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Screed or screeding, is a word that people usually come into contact with when they embark on undertaking building work. Whether you are planning to do the work yourself, are renovating your own home for the first time, or have a portfolio of several houses that your team have built from scratch – somewhere along the line you will need to screed a floor or two.
What is screed?
Floors are something that we walk across each day and we take it for granted that they are flat and even. For rooms that are newly built (or have underfloor heating) it’s imperative that the surface is level as it allows for a better finish when laying tiles, carpet or tiling. Screed is a specialist concrete mix that ensures a floor is flat and is used to level out a concrete sub base.
Can screed be used on all types of floors?
Screed is a versatile mix that can be used in all types of properties – domestic, commercial and industrial. If the screed is due to be used for heavy footfall/equipment, the mixture can be adapted to withstand the additional weight and traffic.
Is there more than one type of screed?
There are four main types of screed. In addition, it is possible for screeds to be mixed differently to a range of admixtures that will give varying qualities. The different type of screeds are:
By using a specialist bonding agent or primer, bonded screed is applied to a pre-prepared concrete sub-base with the intention of maximising the potential bond. This variety of screed can be used when a thinner screed is needed.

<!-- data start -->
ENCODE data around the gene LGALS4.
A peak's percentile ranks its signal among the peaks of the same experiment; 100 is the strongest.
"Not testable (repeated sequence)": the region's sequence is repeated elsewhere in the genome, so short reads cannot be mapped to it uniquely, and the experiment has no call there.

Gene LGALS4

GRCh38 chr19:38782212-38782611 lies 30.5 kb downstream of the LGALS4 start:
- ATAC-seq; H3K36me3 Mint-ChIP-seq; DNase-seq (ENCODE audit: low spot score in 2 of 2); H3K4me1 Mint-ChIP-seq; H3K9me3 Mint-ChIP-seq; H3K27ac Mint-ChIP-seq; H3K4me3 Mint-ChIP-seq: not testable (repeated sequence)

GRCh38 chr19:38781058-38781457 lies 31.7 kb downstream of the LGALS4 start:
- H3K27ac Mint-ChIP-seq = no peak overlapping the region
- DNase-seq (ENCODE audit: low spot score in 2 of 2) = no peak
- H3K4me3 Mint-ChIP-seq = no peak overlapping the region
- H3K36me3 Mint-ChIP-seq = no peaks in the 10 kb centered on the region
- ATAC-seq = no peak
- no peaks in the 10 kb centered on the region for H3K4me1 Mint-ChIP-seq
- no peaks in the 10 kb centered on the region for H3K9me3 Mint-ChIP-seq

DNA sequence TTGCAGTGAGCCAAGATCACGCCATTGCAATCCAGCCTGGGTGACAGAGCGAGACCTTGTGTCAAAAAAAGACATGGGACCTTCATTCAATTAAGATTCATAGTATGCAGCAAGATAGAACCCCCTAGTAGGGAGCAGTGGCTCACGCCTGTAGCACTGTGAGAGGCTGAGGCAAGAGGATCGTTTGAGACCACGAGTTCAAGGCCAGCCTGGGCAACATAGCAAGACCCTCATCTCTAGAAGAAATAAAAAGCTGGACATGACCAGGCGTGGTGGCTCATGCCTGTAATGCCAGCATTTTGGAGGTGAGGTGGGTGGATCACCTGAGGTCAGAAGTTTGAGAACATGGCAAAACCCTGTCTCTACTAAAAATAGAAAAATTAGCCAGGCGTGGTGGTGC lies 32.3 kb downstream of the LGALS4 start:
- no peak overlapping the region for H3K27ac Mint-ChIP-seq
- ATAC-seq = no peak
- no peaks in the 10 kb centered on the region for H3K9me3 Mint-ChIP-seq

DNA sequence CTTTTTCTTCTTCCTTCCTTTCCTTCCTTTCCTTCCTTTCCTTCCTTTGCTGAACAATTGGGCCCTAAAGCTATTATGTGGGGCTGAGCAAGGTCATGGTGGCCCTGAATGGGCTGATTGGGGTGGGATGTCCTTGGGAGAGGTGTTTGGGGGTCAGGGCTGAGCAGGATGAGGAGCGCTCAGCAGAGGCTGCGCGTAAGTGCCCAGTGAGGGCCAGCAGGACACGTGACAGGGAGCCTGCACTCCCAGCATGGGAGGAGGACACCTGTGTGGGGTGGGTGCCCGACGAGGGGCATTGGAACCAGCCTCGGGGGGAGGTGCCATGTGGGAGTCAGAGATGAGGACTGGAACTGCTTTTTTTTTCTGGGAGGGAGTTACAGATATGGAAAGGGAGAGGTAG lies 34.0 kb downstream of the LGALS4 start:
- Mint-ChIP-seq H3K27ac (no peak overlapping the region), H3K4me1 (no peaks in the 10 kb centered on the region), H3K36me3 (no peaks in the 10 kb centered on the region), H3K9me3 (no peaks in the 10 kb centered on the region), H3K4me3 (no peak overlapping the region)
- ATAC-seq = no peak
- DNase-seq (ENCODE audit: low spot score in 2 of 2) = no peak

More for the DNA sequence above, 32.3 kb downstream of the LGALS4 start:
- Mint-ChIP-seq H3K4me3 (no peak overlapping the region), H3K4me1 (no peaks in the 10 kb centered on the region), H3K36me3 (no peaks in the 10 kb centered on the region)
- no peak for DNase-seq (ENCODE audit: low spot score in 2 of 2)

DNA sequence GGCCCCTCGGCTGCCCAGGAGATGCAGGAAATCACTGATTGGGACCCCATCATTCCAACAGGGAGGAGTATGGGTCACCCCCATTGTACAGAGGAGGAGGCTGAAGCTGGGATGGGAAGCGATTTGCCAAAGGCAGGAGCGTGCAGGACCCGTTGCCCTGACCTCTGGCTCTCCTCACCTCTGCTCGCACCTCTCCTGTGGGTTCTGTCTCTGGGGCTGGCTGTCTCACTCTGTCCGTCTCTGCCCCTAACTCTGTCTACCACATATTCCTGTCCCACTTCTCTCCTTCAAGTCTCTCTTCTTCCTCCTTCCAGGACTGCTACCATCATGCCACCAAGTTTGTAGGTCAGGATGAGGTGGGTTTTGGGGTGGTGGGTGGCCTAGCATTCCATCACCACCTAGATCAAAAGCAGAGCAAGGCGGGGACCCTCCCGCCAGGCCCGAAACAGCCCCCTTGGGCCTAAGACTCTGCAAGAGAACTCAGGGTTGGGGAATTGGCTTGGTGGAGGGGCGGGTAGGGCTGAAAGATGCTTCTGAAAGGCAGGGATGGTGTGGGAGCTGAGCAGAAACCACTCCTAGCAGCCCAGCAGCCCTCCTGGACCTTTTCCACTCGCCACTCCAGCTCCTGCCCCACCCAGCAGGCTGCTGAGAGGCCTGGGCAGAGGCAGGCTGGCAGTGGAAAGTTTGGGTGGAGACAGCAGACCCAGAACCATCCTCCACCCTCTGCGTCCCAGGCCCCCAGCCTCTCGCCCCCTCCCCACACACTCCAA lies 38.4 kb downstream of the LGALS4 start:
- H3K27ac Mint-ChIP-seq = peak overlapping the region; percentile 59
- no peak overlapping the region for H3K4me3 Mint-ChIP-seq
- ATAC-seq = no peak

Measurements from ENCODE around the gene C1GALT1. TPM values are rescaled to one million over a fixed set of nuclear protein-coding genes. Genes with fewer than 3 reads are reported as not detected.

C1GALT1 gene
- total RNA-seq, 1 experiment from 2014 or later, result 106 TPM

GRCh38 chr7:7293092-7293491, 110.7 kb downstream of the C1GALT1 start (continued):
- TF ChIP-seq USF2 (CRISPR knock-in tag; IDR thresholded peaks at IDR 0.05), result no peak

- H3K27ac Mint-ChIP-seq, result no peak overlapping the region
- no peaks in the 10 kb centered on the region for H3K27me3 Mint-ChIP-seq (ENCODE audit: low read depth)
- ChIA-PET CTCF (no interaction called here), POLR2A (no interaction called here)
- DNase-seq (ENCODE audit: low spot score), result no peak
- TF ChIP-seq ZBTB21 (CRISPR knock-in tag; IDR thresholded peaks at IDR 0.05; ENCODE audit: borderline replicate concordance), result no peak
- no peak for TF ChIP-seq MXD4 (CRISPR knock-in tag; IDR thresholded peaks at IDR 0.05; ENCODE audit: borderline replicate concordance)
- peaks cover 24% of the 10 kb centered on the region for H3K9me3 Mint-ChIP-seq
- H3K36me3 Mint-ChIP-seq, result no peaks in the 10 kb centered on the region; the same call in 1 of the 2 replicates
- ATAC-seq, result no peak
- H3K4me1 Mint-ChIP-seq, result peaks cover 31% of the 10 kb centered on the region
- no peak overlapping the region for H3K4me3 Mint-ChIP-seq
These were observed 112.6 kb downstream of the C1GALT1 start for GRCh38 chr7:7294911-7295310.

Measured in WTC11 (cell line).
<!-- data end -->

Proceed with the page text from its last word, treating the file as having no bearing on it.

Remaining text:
Unbonded screeds are laid onto a damp-proof membrane or polythene sheeting. This separates the final layer of screed from the concrete base substrate. This variety of screed is often applied to older concrete sub-bases.
Underfloor heating screed and floating screed.
Floating screed is laid on to a layer of thermal insulation. The insulation is usually on top of a damp proof membrane which would then be separated by the existing concrete sub-base. The only difference between underfloor heating screed and floating screed, is that it is laid over underfloor heating pipes and not insulating material.
How long does screed take to dry/cure?
The time taken for screed to dry or cure differs and depends on the type of screed and its thickness. It’s best not to walk on freshly laid screed for at least 24 to 48 hours. In some cases, however, with the use of certain additives, drying time could be reduced to 12 hours.
We recommend leaving screed to dry for up to 7 days before moving furniture around etc, although most screeds will reach their fully cured strength after 28 days. So, for best results, be patient and wait for this time to pass before laying tiles or carpet.
GK Rend have lay screeds in Romford, Barking and Dagenham, Havering and across South Essex and East London. Contact one of our friendly members of staff to give you a quote for your screed job/project today. We will advise you about which type of screed is most appropriate for your flooring.
Havering | Redbridge | Barking and Dagenham | Walthamstow | Waltham Forest | Newham | Tower Hamlets | Rochford | Basildon | Chelmsford | Brentwood | South End on Sea
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